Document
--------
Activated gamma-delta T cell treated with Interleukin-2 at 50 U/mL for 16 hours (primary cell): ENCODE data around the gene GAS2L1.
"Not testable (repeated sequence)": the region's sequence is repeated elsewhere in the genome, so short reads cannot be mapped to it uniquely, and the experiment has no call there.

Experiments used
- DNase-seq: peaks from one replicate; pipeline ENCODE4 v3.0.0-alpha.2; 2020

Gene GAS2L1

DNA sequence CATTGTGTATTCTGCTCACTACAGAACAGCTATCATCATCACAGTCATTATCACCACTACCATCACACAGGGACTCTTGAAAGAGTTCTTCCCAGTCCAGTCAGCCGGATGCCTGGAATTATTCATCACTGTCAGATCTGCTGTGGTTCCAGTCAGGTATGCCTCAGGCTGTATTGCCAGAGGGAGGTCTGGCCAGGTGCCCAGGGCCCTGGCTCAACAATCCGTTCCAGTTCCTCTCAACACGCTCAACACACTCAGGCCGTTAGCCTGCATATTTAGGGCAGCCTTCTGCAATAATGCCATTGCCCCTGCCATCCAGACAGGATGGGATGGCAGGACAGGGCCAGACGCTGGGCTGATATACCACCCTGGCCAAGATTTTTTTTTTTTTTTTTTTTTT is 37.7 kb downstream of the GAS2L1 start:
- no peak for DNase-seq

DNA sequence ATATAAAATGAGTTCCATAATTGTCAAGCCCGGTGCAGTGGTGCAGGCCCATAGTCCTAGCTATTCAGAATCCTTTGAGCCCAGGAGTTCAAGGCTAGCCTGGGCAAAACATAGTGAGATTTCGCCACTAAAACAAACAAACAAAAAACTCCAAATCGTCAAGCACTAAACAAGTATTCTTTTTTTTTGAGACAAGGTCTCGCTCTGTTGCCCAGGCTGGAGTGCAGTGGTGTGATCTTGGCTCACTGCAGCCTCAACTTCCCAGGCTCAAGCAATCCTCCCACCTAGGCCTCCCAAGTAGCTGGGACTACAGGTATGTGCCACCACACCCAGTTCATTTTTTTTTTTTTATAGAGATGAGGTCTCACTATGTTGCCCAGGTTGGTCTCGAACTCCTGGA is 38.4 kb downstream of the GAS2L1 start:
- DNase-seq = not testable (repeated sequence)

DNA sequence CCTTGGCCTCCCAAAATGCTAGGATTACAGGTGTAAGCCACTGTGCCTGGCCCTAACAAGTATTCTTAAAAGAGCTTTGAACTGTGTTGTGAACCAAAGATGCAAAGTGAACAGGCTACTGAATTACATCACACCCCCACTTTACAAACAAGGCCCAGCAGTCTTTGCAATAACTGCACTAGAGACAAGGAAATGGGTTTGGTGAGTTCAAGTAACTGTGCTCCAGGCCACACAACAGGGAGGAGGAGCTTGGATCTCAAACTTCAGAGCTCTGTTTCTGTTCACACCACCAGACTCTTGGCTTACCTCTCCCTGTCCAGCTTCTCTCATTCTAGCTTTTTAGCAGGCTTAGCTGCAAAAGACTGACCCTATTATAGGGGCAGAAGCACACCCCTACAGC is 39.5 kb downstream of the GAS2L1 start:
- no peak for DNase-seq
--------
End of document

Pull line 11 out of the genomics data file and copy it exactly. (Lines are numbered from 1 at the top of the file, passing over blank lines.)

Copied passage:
- no peak for DNase-seq